What I really mean is: I would love to get paid to read whatever I want on my own schedule. Basically, I want a stipend to breathe air.

Because having to read what someone else has chosen is too close to being back in school.

At times the promise of free books has tempted me to consider pursuing review copies from the publisher, but the obligatory nature of reviewing has slapped me on the cheeks and snapped me out of it.

Because of my reputation as a reader, I am often given books to read. People love a book and they want me to love it with them. Which obligates me to read that book. [This is fitting payback, because I’ve been that friend/acquaintance/stranger who pressed unsolicited books into hands with the words You. must. read. this. book.] Don’t get me wrong: I love gift books and I love loaned books. I love the discussions they engender. I just don’t like feeling disloyal to my books which migrate to the bottom of my pile.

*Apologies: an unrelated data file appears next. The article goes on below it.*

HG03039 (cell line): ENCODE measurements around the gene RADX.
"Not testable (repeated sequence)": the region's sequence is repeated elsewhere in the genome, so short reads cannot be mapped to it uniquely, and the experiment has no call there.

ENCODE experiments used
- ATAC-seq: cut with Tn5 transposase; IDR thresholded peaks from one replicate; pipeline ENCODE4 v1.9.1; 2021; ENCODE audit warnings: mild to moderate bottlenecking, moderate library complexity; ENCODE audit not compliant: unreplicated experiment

Recently, I started following Anne Bogel’s blog Modern Mrs. Darcy. This girl reads for a living. She is fun and welcoming: a literary, book-loving version of The Pioneer Woman.  Anne’s content is beautifully linked to Amazon and I’m sure she gets sweet monthly referral fees. It hit me one day: She gets paid to read!

My next thought was But. She must read newly released books to get Amazon referral fees. You can’t recommend Anthony Trollope (whose books are free on Kindle) and make money. And I am quickly back to contentment. I get to read the books on my shelves, yay!

Anne has a podcast called What Should I Read Next? While I am probably 38% compatible with Anne’s picks, the moment I wait for is when she describes her guest’s reading pattern, based on 3 books loved and 1 book hated. These diagnoses are often Aha! moments; guests use words like uncanny, crazy, I’ve never thought of that before!  It’s as close to book therapy as you get. Here is a sample analysis: